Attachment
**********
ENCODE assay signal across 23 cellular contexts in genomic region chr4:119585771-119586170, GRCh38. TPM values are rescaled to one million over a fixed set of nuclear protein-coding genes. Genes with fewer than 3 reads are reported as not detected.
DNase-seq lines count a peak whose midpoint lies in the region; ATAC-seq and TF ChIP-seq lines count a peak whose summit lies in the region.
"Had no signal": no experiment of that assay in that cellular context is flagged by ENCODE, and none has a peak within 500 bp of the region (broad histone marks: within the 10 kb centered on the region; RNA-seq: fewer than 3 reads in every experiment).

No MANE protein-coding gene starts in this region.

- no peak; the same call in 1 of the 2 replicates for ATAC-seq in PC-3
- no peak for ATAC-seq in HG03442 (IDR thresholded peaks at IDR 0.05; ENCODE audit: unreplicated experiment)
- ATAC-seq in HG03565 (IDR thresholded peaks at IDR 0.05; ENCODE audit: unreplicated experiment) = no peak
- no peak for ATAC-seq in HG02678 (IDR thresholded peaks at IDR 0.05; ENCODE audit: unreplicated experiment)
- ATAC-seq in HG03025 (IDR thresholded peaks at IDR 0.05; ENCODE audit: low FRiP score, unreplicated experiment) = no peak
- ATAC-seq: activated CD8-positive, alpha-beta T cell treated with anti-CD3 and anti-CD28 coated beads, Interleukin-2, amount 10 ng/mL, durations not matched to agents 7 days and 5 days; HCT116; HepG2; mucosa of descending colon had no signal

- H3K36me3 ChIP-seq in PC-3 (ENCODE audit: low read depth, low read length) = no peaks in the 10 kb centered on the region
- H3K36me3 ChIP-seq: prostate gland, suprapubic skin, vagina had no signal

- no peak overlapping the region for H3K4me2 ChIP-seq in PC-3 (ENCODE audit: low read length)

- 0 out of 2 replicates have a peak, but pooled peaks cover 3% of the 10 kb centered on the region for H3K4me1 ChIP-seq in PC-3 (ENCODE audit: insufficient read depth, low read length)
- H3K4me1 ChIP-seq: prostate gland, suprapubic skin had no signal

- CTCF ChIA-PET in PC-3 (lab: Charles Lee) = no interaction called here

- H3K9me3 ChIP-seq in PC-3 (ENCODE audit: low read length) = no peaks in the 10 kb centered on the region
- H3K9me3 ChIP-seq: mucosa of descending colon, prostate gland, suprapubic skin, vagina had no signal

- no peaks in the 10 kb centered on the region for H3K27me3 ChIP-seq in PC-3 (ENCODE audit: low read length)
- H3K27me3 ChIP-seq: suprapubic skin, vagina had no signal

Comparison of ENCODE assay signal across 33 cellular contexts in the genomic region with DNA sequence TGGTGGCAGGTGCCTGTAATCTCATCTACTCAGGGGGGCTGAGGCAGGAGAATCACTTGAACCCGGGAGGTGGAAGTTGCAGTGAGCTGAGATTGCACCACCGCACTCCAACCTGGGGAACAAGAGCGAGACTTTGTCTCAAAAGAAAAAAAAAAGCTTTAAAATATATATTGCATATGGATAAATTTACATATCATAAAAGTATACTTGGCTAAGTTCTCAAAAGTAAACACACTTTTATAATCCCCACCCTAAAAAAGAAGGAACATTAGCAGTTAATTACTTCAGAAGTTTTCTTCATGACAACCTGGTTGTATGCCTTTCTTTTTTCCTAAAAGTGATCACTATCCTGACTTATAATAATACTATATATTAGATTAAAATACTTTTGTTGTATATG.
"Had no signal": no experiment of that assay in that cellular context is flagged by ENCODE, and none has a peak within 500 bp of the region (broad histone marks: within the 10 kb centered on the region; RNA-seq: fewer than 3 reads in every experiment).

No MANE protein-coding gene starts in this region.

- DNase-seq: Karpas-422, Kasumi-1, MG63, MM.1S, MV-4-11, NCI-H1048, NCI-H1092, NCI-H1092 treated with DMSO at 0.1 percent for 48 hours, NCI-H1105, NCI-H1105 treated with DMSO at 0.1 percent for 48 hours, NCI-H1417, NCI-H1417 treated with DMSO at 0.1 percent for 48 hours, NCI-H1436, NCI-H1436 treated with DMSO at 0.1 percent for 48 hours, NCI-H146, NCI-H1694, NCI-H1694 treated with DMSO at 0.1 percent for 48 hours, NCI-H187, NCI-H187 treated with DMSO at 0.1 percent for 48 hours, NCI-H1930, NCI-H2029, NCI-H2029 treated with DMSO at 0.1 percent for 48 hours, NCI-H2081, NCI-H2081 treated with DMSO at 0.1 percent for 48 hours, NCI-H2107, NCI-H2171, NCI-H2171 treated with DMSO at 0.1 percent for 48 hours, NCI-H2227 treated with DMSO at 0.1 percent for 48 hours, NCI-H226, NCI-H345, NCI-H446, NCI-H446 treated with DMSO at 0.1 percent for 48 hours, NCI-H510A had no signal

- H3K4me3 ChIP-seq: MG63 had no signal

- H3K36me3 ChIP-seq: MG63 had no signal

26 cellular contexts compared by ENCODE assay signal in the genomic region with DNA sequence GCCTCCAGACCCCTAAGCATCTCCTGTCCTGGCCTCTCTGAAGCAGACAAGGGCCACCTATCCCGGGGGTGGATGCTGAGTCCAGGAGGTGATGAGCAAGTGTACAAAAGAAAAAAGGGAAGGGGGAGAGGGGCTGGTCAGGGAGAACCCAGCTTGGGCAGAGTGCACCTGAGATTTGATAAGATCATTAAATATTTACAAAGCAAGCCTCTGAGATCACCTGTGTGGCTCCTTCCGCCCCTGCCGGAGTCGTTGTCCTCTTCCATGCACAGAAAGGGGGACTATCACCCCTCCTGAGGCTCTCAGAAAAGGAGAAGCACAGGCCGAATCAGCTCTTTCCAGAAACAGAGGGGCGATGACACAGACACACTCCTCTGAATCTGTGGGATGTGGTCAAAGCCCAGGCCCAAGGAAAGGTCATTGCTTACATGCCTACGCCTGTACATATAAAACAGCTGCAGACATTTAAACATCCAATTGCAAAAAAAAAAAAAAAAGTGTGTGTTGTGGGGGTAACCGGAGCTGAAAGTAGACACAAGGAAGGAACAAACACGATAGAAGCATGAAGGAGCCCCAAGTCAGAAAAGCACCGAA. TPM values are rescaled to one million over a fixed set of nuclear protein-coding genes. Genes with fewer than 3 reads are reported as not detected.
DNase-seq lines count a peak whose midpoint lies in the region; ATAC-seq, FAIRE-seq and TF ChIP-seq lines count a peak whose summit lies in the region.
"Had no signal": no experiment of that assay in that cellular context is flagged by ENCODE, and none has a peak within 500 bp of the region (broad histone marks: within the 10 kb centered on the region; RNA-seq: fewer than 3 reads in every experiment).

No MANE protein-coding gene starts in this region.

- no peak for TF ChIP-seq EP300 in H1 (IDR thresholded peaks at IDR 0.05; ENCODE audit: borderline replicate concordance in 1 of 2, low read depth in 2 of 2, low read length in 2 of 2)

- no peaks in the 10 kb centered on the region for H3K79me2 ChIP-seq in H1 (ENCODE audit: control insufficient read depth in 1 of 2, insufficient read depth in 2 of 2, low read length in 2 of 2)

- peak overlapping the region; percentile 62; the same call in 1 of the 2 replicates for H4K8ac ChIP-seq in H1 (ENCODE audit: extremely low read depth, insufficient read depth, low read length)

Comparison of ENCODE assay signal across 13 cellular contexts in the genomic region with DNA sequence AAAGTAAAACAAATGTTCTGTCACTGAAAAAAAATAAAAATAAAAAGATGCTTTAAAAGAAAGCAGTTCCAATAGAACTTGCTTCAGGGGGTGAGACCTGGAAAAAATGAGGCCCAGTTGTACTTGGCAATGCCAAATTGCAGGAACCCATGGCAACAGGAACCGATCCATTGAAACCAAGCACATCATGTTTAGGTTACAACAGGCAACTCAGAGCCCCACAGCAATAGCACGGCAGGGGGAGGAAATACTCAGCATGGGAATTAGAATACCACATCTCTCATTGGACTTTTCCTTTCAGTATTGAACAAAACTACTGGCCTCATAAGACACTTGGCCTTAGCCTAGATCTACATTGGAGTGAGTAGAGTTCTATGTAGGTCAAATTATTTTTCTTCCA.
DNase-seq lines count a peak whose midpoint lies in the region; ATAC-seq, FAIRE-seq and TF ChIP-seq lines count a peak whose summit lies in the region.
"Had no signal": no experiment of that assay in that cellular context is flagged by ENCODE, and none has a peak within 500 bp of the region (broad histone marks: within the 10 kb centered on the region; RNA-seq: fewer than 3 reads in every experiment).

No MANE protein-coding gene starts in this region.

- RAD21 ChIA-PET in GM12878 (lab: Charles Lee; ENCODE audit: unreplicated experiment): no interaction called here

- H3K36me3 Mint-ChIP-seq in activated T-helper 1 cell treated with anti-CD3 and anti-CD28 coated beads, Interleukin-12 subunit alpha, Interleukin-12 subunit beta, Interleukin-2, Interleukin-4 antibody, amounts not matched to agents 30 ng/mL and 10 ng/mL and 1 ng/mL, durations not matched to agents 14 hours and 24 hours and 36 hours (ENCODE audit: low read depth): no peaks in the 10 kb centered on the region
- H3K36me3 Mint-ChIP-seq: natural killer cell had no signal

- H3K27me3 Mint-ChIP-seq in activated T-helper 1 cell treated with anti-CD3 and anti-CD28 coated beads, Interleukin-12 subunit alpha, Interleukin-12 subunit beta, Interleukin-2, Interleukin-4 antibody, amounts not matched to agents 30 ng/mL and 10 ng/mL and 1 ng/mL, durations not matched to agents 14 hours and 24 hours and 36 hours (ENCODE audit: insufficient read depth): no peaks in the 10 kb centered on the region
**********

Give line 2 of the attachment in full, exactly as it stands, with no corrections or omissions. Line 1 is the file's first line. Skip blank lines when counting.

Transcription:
DNase-seq lines count a peak whose midpoint lies in the region; ATAC-seq and TF ChIP-seq lines count a peak whose summit lies in the region.